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Introduction. Increasing international use of HSC in bridges Mainly in response to durability problems; de-icing salts; freeze-thaw conditions Focus of this paper - direct economic benefit Saving in materials Reduced construction depth Reduced transport and erection cost. Overview.

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slide2

Introduction

  • Increasing international use of HSC in bridges
  • Mainly in response to durability problems; de-icing salts; freeze-thaw conditions
  • Focus of this paper - direct economic benefit
    • Saving in materials
    • Reduced construction depth
    • Reduced transport and erection cost
slide3

Overview

  • What is High Performance Concrete?
  • Use of HPC in Australia
  • Economics of High Strength Concrete in N America
  • HSC in AS 5100 and DR 05252
  • Case Studies
  • Future developments
  • Recommendations
slide4

What is High Performance Concrete?

  • "A high performance concrete is a concrete in which certain characteristics are developed for a particular application and environments:
  • Ease of placement
  • Compaction without segregation
  • Early-age strength
  • Long term mechanical properties
  • Permeability
  • Durability
  • Heat of hydration
  • Toughness
  • Volume stability
  • Long life in severe environments
slide5

Information on H.P.C.

· “Bridge Views” – http://www.cement.org/bridges/br_newsletter.asp

· “High-Performance Concretes, a State-of-Art Report (1989-1994)”

- http://www.tfhrc.gov/structur/hpc/hpc2/contnt.htm

· “A State-of-the-Art Review of High Performance Concrete Structures Built in Canada: 1990-2000” - http://www.cement.org/bridges/SOA_HPC.pdf

· “Building a New Generation of Bridges: A Strategic Perspective for the Nation” -http://www.cement.org/hp/

slide6

Use of H.P.C. in Australia

  • Maximum concrete strength limited to 50 MPa until the introduction of AS 5100.
  • Use of HPC in bridges mainly limited to structures in particularly aggressive environments.
  • AS 5100 raised maximum strength to 65 MPa
  • Recently released draft revision to AS 3600 covers concrete up to 100 MPa
slide8

Economics of High Strength Concrete

  • Compressive strength at transfer the most significant property, allowable tension at service minor impact.
  • Maximum spans increased up to 45 percent
  • Use of 15.2 mm strand for higher strengths.
  • Strength of the composite deck had little impact.
  • HSC allowed longer spans, fewer girder lines, or shallower sections.
  • Maximum useful strengths:
    • I girders with 12.7 mm strand - 69 MPa
    • I girders with 15.2 mm strand - 83 MPa
    • U girders with 15.2 mm strand - 97 MPa
slide10

AS 5100 Provisions for HSC

  • Maximum compressive strength; 65 MPa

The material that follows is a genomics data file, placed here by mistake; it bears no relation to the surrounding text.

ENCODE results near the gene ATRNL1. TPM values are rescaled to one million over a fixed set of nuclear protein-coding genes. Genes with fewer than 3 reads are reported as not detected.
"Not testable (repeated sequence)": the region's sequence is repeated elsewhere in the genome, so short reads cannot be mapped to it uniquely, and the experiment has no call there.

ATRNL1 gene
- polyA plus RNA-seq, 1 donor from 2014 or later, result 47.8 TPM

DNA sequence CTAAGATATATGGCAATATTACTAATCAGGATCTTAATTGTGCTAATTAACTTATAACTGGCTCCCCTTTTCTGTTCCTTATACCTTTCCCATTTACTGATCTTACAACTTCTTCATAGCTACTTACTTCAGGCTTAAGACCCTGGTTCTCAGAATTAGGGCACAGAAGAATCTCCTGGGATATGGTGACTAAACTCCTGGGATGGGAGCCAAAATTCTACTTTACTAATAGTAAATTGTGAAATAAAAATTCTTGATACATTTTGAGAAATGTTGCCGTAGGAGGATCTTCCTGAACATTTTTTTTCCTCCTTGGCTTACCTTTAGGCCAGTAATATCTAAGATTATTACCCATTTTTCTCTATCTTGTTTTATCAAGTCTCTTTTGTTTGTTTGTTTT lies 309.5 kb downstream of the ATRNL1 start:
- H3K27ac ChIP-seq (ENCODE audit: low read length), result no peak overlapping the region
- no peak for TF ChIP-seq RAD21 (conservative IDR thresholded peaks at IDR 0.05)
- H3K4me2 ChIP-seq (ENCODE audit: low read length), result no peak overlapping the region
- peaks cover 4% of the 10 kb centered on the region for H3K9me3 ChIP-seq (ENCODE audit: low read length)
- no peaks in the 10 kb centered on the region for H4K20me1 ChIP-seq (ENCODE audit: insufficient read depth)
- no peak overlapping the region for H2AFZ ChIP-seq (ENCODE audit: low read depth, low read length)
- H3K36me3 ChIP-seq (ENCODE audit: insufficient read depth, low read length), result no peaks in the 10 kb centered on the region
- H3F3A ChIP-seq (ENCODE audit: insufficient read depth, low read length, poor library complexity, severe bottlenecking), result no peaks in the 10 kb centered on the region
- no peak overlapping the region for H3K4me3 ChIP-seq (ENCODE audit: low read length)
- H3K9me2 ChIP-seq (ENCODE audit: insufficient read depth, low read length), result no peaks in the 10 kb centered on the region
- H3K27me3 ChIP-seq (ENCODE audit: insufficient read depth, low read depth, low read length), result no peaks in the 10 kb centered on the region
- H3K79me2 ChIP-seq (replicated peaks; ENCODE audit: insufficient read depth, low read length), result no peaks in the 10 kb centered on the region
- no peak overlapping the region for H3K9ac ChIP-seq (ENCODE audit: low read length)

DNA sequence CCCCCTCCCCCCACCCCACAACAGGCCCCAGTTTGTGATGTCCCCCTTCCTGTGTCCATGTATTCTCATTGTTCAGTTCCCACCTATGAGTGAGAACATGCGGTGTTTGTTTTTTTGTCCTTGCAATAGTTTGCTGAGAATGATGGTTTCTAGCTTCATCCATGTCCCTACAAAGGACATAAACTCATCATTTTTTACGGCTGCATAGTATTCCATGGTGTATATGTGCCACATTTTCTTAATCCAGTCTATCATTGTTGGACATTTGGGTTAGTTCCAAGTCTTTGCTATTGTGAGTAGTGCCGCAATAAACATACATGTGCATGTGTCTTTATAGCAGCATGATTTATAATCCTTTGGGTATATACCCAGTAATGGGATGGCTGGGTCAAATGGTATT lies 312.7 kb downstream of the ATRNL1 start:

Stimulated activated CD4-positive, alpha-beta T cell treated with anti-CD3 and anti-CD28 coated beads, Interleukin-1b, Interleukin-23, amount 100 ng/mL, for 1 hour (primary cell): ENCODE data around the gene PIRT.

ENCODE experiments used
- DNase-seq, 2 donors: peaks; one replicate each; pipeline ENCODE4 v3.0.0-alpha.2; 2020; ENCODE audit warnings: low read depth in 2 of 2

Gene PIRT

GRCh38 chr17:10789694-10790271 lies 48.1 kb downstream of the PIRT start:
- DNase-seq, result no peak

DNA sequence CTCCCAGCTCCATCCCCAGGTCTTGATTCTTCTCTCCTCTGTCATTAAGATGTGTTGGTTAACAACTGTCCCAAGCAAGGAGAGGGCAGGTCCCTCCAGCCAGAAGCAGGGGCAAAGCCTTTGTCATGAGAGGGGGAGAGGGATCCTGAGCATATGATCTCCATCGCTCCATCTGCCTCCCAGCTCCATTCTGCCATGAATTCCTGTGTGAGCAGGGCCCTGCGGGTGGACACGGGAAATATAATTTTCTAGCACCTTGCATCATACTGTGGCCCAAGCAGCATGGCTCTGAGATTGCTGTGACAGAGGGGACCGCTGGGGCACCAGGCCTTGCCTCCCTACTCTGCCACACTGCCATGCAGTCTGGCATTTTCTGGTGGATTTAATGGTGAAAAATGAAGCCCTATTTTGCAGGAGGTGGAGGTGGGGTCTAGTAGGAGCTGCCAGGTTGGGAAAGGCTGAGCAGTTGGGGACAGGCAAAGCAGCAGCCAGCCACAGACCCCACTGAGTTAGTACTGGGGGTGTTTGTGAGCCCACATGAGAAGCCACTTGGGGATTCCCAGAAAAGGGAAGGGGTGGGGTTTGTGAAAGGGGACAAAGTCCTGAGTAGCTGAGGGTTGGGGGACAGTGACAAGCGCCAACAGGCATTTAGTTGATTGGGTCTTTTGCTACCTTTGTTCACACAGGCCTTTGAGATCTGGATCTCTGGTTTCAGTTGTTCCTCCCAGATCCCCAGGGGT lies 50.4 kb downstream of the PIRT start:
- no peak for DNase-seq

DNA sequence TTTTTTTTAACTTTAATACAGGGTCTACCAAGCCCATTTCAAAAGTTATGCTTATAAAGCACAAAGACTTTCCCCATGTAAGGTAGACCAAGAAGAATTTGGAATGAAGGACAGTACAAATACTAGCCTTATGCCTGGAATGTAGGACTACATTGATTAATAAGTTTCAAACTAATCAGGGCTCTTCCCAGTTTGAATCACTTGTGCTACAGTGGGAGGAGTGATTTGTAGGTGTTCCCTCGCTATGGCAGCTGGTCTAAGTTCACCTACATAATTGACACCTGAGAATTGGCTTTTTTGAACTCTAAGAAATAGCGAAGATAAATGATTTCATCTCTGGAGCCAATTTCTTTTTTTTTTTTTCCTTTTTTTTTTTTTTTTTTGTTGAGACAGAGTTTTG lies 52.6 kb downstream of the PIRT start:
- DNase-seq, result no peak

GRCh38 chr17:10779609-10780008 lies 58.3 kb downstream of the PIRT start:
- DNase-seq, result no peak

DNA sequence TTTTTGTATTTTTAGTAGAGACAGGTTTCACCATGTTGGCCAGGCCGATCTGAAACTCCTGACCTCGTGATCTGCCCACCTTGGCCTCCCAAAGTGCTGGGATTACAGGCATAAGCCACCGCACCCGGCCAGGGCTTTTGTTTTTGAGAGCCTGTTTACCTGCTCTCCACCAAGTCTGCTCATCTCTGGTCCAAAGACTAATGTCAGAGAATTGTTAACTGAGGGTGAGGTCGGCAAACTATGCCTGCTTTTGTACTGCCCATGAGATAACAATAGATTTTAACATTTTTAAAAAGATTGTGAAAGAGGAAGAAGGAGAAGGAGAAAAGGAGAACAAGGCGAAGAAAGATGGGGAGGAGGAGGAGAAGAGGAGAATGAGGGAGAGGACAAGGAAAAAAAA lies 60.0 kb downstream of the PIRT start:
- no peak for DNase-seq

• Cl. 1.5.1 - Alternative materials permitted
  • Cl 2.5.2 - 18 MPa fatigue limit on compressive stress - conservative for HSC
  • Cl 6.11 - Part 2 - Deflection limits may become critical
  • Cl 6.1.1 - Tensile strength - may be derived from tests
  • Cl 6.1.7, 6.1.8 - Creep and shrinkage provisions conservative for HSC, but may be derived from test.
slide12

AS 5100 and DR 05252

  • Main Changes:
  • Changes to the concrete stress block parameters for ultimate moment capacity to allow for higher strength grades.
  • · More detailed calculation of shrinkage and creep deformations, allowing advantage to be taken of the better performance of higher strength concrete
  • · Shear strength of concrete capped at Grade 65.
  • · Minimum reinforcement requirements revised for higher strength grades.
  • · Over-conservative requirement for minimum steel area in tensile zones removed.
slide13

Case Studies

  • Concrete strength: 50 MPa to 100 MPa
  • Maximum spans for typical 3 lane Super-T girder bridge with M1600 loading
  • Standard Type 1 to Type 5 girders
  • Type 4 girder modified to allow higher pre-stress force:
    • · Increase bottom flange width by 200 mm (Type 4A)
    • · Increase bottom flange depth by 50 mm (Type 4B)
    • · Increase bottom flange depth by 100 mm (Type 4C)
slide14

Case Studies

  • · Compressive strength at transfer = 0.7f’c.
  • · Steam curing applied (hence strand relaxation applied at time of transfer)
  • · Strand stressed to 80% specified tensile strength.
  • · Creep, shrinkage, and temperature stresses in accordance with AS 5100.
  • · In-situ concrete 40 MPa, 160 mm thick in all cases.
  • · Assumed girder spacing = 2.7 m.
slide18

Case Studies - Summary

  • · Significant savings in concrete quantities and/or construction depth.
  • Grade 65 concrete with standard girders.
  • Grade 80 concrete with modified girders and Type 1 and 2 standard girders.
  • More substantial changes to beam cross section and method of construction required for effective use of Grade 100 concrete.
slide19

Future Developments

  • Strength-weight ratio becomes comparable to steel:
slide21

Recommendations

  • · 65 MPa to be considered the standard concrete grade for use in precast pre-tensioned bridge girders and post tensioned bridge decks.
  • · The use of 80-100 MPa concrete to be considered where significant benefit can be shown.
  • · AS 5100 to be revised to allow strength grades up to 100 MPa as soon as possible.
  • · Optimisation of standard Super-T bridge girders for higher strength grades to be investigated.
  • · Investigation of higher strength grades for bridge deck slabs, using membrane action to achieve greater spans and/or reduced slab depth.